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Painful Sitting After Childbirth

Updated: Jun 28


The fourth trimester is full of sitting and feeding baby. Unfortunately, many mamas struggle with sitting after childbirth.


This is because the pelvic floor can tear during vaginal childbirth, resulting in painful sitting as wounds are healing.


But other issues can also arise, these include pelvic floor muscle dysfunction and tailbone pain.


Tailbone Pain (Coccyx) Issues


The tailbone has to lift and extend during birth in order to allow the baby to pass through the vaginal canal. Injuries to the ligaments or muscles that attach to the tailbone during this process can result in postpartum issues, as well as a fracture to the tailbone (coccyx) itself.


The coccyx is an important structure with many significant structures attached to it, including the anal sphincter, the gluteus maximums muscle and the pelvic floor.


Dysfunction around the coccyx can result in:

  • Painful sitting

  • Tailbone pain with movement

  • Painful bowel movements

  • Constipation

  • Fissures

Coccyx pain, or coccydynia, is a big issue for postpartum moms, but can also be problematic for people who have not given birth or who have given birth but not gone through a pushing phase, such as through planned c-sections.


Coccyx pain and its associated dysfunctions can also arise from falls landing on the tailbone, prolonged sitting postures, or issues with activation of the hip extensors.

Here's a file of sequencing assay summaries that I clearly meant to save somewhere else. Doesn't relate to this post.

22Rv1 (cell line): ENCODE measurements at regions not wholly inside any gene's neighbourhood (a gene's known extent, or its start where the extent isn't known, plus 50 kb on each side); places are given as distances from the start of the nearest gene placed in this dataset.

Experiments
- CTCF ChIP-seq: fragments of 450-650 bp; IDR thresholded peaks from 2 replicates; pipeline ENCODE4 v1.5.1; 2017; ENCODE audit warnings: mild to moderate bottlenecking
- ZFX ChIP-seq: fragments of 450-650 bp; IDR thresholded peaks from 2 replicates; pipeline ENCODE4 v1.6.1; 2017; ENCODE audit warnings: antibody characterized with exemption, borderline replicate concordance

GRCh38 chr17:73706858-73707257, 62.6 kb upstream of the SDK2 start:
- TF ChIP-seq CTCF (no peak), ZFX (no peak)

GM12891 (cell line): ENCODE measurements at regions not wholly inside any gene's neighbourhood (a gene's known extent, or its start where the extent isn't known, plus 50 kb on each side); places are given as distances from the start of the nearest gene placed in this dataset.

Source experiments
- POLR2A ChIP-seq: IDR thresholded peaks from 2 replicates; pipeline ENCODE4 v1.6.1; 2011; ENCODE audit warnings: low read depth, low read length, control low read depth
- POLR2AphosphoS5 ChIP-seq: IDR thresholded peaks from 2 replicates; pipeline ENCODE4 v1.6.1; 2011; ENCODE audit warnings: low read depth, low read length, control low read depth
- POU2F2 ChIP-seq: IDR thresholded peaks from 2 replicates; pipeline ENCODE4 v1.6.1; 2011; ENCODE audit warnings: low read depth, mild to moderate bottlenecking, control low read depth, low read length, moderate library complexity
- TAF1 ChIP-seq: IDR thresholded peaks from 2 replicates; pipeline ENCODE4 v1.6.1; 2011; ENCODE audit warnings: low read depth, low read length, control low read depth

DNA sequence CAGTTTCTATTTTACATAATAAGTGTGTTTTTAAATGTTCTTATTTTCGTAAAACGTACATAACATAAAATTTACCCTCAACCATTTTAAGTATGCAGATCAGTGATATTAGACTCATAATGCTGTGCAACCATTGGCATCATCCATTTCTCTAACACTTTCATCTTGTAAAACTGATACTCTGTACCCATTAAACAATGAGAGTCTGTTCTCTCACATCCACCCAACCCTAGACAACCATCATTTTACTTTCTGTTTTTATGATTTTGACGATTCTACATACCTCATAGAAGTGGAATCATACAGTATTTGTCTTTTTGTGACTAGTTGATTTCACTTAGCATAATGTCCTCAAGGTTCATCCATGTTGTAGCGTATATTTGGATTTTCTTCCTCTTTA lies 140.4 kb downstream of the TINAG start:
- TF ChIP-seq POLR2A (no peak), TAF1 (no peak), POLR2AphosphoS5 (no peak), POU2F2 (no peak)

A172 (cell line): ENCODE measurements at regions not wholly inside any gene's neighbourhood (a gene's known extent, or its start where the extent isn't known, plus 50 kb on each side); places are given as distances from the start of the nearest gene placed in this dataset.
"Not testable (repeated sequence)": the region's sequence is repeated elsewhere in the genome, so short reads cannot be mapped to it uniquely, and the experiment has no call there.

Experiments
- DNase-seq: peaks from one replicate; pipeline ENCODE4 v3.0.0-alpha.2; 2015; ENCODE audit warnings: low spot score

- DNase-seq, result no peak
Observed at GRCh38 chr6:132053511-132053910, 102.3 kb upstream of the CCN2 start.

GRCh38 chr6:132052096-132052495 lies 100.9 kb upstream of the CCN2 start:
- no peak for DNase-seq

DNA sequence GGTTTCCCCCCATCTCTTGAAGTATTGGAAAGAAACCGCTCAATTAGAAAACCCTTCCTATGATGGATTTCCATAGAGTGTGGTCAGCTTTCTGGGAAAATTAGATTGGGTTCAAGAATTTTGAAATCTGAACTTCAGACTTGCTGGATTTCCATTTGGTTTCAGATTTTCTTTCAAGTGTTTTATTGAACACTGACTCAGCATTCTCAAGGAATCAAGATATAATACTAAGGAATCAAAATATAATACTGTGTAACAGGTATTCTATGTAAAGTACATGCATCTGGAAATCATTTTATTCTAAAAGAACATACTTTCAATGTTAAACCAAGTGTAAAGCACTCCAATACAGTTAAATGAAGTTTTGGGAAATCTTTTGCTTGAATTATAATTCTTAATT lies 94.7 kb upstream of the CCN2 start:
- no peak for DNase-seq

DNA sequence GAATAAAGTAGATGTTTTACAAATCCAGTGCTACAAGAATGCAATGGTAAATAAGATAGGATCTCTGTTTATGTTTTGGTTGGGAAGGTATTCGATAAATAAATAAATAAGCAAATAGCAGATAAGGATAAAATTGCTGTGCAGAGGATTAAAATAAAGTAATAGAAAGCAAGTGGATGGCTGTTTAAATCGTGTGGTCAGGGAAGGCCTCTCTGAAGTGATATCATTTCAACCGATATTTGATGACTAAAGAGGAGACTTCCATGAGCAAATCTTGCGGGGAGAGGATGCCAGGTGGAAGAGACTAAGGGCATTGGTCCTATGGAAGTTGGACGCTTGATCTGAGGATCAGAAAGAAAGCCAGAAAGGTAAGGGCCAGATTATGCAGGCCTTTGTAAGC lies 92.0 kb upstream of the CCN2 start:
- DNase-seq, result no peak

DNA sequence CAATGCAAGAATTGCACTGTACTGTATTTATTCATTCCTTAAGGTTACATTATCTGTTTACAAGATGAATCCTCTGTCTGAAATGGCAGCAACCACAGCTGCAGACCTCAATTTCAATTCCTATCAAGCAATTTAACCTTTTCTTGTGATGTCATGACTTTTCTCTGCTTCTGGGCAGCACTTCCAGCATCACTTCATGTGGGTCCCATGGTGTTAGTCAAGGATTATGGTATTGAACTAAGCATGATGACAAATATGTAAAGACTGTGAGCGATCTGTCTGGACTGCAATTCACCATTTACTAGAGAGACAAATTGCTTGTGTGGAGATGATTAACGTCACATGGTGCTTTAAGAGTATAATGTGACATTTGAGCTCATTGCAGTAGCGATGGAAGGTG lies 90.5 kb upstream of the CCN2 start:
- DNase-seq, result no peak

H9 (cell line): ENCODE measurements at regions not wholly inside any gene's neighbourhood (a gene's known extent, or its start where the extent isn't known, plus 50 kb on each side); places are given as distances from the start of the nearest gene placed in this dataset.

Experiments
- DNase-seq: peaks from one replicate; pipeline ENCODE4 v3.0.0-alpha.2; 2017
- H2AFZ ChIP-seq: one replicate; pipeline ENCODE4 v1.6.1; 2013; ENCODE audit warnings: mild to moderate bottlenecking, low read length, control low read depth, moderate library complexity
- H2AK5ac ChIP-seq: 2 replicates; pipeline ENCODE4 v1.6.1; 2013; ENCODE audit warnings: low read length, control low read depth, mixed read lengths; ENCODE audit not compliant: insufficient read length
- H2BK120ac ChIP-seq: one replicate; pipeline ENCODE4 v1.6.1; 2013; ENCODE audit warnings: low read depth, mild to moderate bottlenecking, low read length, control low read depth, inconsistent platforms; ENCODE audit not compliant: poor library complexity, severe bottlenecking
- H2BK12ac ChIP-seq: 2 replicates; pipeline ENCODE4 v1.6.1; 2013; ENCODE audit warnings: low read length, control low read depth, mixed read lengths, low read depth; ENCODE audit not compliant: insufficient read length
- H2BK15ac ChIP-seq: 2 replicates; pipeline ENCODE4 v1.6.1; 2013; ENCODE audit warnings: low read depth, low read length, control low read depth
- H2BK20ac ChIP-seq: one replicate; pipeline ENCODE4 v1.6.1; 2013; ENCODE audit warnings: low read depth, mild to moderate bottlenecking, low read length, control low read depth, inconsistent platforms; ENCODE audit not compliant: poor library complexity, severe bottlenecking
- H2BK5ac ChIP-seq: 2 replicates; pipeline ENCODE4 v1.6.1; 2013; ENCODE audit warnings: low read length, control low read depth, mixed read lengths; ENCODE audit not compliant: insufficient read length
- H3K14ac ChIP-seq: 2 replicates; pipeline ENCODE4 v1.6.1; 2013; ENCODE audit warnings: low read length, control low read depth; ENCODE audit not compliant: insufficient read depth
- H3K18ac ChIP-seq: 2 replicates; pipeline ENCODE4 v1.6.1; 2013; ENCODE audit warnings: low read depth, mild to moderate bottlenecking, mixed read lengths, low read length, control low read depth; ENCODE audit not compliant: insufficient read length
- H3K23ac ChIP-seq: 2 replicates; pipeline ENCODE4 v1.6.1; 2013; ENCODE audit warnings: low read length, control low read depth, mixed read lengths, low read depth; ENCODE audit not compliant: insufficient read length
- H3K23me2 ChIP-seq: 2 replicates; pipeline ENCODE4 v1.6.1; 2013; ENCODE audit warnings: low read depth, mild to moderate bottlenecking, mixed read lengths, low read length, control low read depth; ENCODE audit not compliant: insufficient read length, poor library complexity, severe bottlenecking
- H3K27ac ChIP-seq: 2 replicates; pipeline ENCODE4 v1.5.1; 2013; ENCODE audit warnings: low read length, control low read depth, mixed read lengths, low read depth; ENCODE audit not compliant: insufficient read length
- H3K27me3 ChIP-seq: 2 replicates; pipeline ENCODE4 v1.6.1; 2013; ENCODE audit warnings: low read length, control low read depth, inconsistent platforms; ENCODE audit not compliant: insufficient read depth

Pelvic Floor Physical Therapy For Coccyx Pain


Pelvic floor PT is the best treatment option for people suffering from coccydynia, period.


For people suffering from tailbone pain or related dysfunctions will benefit tremendously from pelvic floor physical therapy.


Your pelvic floor physical therapist will perform a thorough external exam, vaginal exam, as well as a rectal exam if appropriate, for people suffering from tailbone/coccyx issues.


A rectal exam you ask? Although a rectal exam may sound scary, it is the most direct way to access the coccyx and assess its surrounding musculature and tissues.


Your pelvic floor physical therapist will need to be able to assess these tissue to get a good idea of what is going on in your pelvis and around your pelvic floor.


If you are feeling intimidated by this concept but still want to get help for your symptoms make sure you let your therapist know. We can always work externally and try to access the coccyx that way, or until you feel ready for an internal exam.


Conclusion


Pain with sitting postpartum can arise from trauma during the birth to either the perineal region, or tailbone.


But birth trauma is not the only cause for tailbone pain, people who have delivered via planned c-section (did not go through the pushing phase of birth), and even those who have never had children can develop painful sitting/coccyx pain.


A rectal exam performed by a pelvic floor physical therapist is the most specific and direct treatment for this type of dysfunction.


If you are dealing with this, make sure you book your appointment today!










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